The Assam Kaziranga University

Assam research scholar from Tezpur University, Anshuman Borgohain contributed to an international research that found that young stars are forming beyond the far-off Blue Compact Dwarf (BCD) galaxies, which are located between 1.5 and 3.9 billion light-years from Earth.

A multinational team of astronomers from India, the USA, and France jointly made the discovery, using the Ultra Violet Imaging Telescope (UVIT) onboard AstroSat, India’s first dedicated multi-wavelength space observatory.

“It is still unclear how dwarf galaxies of the past have evolved into the ones in the present day. Hence, capturing their assembly process over the cosmic ages is considered as one of the important links to complete the picture of galaxy formation and evolution,” said Borgohain.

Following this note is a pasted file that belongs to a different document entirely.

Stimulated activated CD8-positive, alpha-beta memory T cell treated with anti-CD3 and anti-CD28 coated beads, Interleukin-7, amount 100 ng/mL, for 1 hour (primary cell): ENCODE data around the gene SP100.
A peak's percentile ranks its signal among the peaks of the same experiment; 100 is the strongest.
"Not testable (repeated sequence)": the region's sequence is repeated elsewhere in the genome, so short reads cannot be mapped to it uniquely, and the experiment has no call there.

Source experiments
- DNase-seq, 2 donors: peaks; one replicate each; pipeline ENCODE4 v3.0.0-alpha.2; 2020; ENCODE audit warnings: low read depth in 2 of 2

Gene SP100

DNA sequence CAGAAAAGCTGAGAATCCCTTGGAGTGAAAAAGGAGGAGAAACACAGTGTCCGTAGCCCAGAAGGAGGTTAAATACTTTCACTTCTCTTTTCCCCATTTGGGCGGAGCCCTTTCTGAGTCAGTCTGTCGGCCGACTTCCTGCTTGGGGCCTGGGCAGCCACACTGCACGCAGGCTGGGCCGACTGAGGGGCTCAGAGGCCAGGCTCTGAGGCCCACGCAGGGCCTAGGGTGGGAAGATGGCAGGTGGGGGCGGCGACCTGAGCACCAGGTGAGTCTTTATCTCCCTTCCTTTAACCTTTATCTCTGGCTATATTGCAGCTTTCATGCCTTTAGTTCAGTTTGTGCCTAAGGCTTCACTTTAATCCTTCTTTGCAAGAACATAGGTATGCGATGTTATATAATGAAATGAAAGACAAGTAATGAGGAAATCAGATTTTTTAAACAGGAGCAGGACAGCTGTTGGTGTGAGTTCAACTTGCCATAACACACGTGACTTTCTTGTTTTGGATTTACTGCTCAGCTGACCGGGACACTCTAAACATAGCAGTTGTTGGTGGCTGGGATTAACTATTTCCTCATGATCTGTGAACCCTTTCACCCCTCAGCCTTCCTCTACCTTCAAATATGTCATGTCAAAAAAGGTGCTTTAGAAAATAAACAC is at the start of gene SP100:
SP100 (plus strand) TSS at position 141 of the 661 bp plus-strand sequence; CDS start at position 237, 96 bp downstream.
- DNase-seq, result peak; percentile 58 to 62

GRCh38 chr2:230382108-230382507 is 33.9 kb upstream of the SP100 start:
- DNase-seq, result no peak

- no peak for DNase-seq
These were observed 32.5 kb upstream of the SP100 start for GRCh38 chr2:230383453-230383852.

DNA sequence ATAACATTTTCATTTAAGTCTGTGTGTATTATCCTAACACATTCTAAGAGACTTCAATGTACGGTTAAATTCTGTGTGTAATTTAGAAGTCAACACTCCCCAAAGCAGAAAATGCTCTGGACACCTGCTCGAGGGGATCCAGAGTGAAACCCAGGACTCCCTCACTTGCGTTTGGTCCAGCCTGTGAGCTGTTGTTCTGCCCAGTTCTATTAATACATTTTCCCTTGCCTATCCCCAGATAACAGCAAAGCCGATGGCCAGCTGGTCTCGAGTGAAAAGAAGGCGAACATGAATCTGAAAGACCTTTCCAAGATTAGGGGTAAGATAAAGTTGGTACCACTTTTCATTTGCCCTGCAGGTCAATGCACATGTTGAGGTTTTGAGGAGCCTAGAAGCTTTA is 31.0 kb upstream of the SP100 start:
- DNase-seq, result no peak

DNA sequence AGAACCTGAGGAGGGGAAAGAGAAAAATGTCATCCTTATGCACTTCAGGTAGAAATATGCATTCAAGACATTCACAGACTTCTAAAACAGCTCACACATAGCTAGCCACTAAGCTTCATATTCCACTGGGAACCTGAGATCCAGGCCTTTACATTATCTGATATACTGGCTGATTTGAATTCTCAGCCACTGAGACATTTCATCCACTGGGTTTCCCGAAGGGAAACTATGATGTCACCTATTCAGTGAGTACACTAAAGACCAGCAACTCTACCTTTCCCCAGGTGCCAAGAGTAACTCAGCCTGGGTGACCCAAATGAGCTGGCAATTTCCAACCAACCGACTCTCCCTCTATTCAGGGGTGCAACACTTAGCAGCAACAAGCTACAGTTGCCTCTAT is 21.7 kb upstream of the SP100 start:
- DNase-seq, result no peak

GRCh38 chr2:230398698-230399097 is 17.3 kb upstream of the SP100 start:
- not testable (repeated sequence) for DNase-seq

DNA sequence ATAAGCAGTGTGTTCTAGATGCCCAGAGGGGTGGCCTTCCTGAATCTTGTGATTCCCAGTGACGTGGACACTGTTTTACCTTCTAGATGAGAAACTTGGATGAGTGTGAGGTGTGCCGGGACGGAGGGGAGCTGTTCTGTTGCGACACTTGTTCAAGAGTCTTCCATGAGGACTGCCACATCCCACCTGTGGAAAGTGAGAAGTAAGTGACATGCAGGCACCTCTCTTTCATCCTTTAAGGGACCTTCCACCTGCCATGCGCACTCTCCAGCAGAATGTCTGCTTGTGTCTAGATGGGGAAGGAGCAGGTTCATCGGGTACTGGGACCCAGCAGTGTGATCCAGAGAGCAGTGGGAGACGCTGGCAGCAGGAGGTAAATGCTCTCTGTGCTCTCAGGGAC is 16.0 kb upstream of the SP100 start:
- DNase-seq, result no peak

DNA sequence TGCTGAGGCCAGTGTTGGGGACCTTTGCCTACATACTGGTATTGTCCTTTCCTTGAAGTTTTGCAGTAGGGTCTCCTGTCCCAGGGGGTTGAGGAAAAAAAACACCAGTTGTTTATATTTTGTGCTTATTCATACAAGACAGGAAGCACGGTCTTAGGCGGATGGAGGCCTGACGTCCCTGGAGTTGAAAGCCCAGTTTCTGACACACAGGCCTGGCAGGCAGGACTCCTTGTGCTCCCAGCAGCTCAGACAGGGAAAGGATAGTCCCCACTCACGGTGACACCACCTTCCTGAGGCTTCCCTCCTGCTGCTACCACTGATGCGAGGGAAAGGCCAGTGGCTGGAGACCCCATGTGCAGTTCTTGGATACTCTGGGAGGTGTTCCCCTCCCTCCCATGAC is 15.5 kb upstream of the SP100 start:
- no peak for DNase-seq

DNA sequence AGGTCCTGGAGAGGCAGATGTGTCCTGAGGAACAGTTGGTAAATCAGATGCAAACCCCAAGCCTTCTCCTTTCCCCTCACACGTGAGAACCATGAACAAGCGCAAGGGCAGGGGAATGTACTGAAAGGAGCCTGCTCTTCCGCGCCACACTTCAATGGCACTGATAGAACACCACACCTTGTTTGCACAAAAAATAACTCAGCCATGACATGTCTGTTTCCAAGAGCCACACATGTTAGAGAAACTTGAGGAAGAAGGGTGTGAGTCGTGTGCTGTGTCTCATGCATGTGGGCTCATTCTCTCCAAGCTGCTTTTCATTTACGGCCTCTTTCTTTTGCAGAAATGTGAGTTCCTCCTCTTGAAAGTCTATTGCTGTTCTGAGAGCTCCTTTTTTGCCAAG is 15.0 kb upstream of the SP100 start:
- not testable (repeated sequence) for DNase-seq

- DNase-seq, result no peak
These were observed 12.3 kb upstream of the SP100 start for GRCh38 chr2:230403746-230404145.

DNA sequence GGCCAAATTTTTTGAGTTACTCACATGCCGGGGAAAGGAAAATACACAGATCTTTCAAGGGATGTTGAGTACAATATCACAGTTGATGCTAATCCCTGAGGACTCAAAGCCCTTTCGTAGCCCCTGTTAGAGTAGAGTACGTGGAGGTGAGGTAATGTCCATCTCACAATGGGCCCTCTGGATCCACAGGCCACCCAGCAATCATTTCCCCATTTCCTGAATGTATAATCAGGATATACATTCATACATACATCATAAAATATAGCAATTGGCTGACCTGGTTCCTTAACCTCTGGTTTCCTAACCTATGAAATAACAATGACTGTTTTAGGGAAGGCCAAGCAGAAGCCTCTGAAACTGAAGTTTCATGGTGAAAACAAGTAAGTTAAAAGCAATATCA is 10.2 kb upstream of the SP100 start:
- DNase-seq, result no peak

He also praised the imaging capability of AstroSat/UVIT and added, “It is opening up promising avenues in the field of extragalactic astronomy.”

Anshuman is being co-supervised by Kanak Saha at the Inter-University Centre for Astronomy and Astrophysics and Rupjyoti Gogoi at Tezpur University.

The study’s contributor, Bruce Elmegreen, a principal research staff member at IBM Research in the United States, said, “It has been a mystery how some small galaxies like these can have such active star formation.”

According to him, these results indicate that enormous outer clumps’ gravitational pull is causing the accreting gas on the outside to funnel further within.

The Assam Kaziranga University